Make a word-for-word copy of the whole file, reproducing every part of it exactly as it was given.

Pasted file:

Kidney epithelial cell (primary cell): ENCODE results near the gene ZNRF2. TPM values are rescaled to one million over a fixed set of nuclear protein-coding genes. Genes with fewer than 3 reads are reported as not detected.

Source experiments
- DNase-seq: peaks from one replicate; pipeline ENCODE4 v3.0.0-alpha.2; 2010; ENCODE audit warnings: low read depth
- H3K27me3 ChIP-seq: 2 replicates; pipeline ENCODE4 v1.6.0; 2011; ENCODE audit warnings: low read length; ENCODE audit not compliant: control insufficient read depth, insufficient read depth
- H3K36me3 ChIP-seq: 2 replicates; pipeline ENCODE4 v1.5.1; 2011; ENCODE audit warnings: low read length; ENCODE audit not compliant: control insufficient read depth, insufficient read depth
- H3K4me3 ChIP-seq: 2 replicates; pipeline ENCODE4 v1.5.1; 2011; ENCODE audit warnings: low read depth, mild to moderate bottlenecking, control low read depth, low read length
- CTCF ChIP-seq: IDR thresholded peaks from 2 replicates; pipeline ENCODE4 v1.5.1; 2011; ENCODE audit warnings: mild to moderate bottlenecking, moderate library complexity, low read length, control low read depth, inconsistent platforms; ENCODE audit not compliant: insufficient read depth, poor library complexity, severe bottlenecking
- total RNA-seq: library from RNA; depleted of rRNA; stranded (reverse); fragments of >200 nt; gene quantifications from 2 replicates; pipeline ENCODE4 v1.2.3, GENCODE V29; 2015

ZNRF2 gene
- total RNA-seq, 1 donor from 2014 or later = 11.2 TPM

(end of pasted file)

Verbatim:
Kidney epithelial cell (primary cell): ENCODE results near the gene ZNRF2. TPM values are rescaled to one million over a fixed set of nuclear protein-coding genes. Genes with fewer than 3 reads are reported as not detected.

Source experiments
- DNase-seq: peaks from one replicate; pipeline ENCODE4 v3.0.0-alpha.2; 2010; ENCODE audit warnings: low read depth
- H3K27me3 ChIP-seq: 2 replicates; pipeline ENCODE4 v1.6.0; 2011; ENCODE audit warnings: low read length; ENCODE audit not compliant: control insufficient read depth, insufficient read depth
- H3K36me3 ChIP-seq: 2 replicates; pipeline ENCODE4 v1.5.1; 2011; ENCODE audit warnings: low read length; ENCODE audit not compliant: control insufficient read depth, insufficient read depth
- H3K4me3 ChIP-seq: 2 replicates; pipeline ENCODE4 v1.5.1; 2011; ENCODE audit warnings: low read depth, mild to moderate bottlenecking, control low read depth, low read length
- CTCF ChIP-seq: IDR thresholded peaks from 2 replicates; pipeline ENCODE4 v1.5.1; 2011; ENCODE audit warnings: mild to moderate bottlenecking, moderate library complexity, low read length, control low read depth, inconsistent platforms; ENCODE audit not compliant: insufficient read depth, poor library complexity, severe bottlenecking
- total RNA-seq: library from RNA; depleted of rRNA; stranded (reverse); fragments of >200 nt; gene quantifications from 2 replicates; pipeline ENCODE4 v1.2.3, GENCODE V29; 2015

ZNRF2 gene
- total RNA-seq, 1 donor from 2014 or later = 11.2 TPM